‘If I only knew then what I know now…”
That wish infuses everything from Elizabethan sonnets to American country songs. In business school, such sentiments aren’t inspired by fading beauty or feckless sweethearts. Instead, they are driven by regret, of missed opportunities and time wasted in a hyper-stimulating, all-consuming milieu.
It all starts so fast. That’s what the Class of 2019 says, at least. In theory, most first-years understand that the starting pace will be “fast and furious” in the words of Emory Goizueta’s Jay Mathes. A 2019 Poets&Quants Best & Brightest MBA, Mathes admits it took him until “the [first] semester was halfway over” to get comfortable. By that time, notes the University of Illinois’ Mohamed Faras, recruiting had already kicked fully into gear.
KNOWING THE TRADE-OFFS TO MAKE
“I wish I had known how early in the year recruiting begins,” Faras, a Google hire, writes. “Just one month into my first year, my classmates were receiving offers. Being an international student, you take time to settle in before even begin thinking about career search. In an MBA program, recruitment almost begins on your first day. I wish I was a little more prepared to hit the ground running.”
This time crunch was one of the biggest laments for this year’s Best & Brightest MBAs. As part of the nomination process, these students were asked to look back and share “the one thing you wish you’d known before starting your MBA program.” For Jennifer Francis, that wish was being able to master the b-school balance act. As a University of Washington MBA, Francis had to juggle academics, sleep, extracurriculars, and job hunting – not to mention making new friends, building a network, and maintaining her health. That requires setting priorities, she says – and accepting that she may come up short on certain dimensions from time-to-time.
“I used to believe that I could get everything done if I put my mind to it,” she concedes. “I soon found that another priority on my list would take a hit. Leaders who know their priorities are more effective—I learned to say “no” to different aspects of business school, allow others to grow from those experiences, and hold some priorities closer. This was a hard lesson for me.”
SHIFTING SET OF PRIORITIES
It doesn’t necessarily get easier as time passes, either. Just ask IESE’s Tom Kittredge. During his first year, he bounced between a heavy courseload, competitions, and internships. The advice he received? “Don’t worry, next year you will have lots more time.” Turns out, the demands were the same – just in different areas – a truth he wishes that he’d absorbed earlier.
“Yes, you will have more time, but only if you do not take on club leadership positions, invest heavily in a career search, start planning a business, or latch onto any of the other countless interesting opportunities that will come your way,” he asserts. “You will have more choice over how you spend your time, but you will also have to choose among many more options. If the first year teaches you the fundamentals of business, second year really teaches how to prioritize and manage your time effectively.”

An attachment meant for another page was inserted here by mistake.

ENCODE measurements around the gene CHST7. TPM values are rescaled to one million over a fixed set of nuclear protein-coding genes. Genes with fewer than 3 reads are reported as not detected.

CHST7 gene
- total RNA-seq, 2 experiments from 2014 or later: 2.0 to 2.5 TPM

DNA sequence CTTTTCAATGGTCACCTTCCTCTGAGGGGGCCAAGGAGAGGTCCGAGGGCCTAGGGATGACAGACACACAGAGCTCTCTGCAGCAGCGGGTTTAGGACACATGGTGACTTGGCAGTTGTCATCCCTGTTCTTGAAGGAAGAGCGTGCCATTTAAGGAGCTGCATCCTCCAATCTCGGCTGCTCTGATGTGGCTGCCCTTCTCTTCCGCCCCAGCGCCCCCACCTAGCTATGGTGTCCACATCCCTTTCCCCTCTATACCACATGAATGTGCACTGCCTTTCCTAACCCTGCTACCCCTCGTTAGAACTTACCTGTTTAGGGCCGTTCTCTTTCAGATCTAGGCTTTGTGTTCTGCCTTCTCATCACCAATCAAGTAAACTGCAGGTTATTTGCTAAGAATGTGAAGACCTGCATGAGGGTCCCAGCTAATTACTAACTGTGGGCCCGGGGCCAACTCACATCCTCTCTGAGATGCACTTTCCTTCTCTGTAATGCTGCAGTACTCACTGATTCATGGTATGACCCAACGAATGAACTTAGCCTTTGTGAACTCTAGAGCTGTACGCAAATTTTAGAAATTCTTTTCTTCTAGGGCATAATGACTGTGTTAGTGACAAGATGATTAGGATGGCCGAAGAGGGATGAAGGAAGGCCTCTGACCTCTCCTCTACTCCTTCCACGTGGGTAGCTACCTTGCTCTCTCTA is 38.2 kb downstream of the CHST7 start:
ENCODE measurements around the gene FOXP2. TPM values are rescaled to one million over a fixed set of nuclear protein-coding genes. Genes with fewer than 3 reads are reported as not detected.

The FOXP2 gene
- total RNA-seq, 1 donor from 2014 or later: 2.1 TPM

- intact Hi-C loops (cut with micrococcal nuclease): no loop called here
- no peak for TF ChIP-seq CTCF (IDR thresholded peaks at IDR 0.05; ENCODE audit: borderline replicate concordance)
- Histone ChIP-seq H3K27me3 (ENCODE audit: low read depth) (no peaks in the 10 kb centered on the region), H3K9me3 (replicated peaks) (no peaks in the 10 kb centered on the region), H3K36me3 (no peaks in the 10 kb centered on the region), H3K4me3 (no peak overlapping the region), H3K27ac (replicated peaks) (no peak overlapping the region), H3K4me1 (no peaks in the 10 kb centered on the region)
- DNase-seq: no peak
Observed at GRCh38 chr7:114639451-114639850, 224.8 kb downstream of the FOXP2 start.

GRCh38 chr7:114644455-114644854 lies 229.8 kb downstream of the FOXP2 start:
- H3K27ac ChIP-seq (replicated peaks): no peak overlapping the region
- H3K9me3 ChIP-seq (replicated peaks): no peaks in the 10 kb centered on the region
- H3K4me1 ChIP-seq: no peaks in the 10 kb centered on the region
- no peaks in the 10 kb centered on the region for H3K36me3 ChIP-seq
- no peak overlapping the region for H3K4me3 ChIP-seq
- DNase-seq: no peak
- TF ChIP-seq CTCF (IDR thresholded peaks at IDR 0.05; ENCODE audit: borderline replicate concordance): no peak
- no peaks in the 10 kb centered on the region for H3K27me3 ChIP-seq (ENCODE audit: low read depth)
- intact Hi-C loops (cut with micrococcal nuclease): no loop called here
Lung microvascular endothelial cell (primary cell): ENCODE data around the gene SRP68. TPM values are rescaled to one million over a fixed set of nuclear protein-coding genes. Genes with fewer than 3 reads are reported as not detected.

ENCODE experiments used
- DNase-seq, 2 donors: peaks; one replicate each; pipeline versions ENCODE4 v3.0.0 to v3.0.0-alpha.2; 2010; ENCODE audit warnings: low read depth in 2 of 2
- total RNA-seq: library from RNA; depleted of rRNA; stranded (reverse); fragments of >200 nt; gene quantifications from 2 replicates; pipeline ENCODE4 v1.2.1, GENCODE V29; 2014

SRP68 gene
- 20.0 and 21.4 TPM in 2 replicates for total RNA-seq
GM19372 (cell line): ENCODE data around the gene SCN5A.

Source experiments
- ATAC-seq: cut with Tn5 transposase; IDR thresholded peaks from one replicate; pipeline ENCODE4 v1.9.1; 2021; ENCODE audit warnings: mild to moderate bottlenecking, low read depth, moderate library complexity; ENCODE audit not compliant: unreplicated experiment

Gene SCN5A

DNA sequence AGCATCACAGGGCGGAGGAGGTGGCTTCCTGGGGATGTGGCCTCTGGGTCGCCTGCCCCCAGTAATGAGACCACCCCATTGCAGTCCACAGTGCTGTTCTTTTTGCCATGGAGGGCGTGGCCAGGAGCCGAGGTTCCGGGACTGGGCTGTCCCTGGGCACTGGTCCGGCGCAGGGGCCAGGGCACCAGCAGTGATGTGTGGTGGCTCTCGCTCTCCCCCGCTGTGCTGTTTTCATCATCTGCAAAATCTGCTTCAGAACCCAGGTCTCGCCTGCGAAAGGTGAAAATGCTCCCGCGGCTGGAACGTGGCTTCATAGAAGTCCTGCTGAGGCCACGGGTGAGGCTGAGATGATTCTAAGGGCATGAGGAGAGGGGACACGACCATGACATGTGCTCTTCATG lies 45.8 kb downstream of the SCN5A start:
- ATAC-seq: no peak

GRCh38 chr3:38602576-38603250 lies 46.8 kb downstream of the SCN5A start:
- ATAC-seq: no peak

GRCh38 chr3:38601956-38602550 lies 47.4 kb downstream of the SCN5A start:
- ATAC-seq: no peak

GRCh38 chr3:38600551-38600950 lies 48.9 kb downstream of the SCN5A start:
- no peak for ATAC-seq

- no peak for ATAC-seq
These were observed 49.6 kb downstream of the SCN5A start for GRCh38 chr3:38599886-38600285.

Those priorities often shift dramatically, adds Columbia Business School’s Briana Saddler. “Every semester, my priorities have been different: first semester was very career-focused; second semester was focused on recovering from first semester, and these last two semesters have been focused on strengthening my leadership capabilities and building stronger relationships with my peers.”
JUST SAY “NO”
Of course, it’s always easy to counsel others to “prioritize,” “stay focused,” or “manage your time.” If there was anyone who’d lived this advice, it would be Naila Kassam. Before the Ivey MBA, she served as a primary care physician and medical director. In her medical residency, Kassam would work shifts lasting up to 28 hours. Still, such experiences didn’t prepare her for how “time-consuming” a one-year MBA could be – let alone the work involved in being ready for dreaded cold calls. Despite this, the load did come with an unexpected silver lining…
“What I found to be a pleasant surprise was just how much personal growth I experienced throughout the program and how much room there was for individuality,” she points out.
This custom nature of business school is one area where the Best & Brightest wished they’d better understood earlier. The sheer volume of opportunities, argues Northwestern Kellogg’s Allison Howard, makes it easy for first-years to quickly become distracted. The lack of structure, she adds, simply heightens the difficulties. That’s why she urges future MBA students to use “No” early-and-often.
“When you first start, there are so many things to do, and you’ll feel pressure to do everything,” she contends. “It’s okay to say no to every opportunity so you can say yes and focus on the right opportunity for you.”
PEOPLE ARE THE PRIORITY
What should first-years say “Yes” to pursuing? At London Business School, Allie Fleder had the opportunity to try everything from Python programming to wakeboarding. When she had to boil down what was truly important, she followed a simple rule of thumb: Always prioritize people.
“That doesn’t mean always choosing to go for drinks with classmates instead of studying for financial accounting—but it does mean that if there’s a chance to meet someone new, or to do an activity with someone else instead of doing it alone, take it.”
That doesn’t mean just meeting up with fellow MBAs either, adds the University of Maryland’s Stephanie Gomez. Her big regret was failing to tap into potential networks at nearby schools early in the process.
“Only in my second year did I form friendships with MBAs in programs at Georgetown, American, George Washington, and Howard universities. This has made my Smith experience more valuable, and I look forward to possibly working with them in the future.”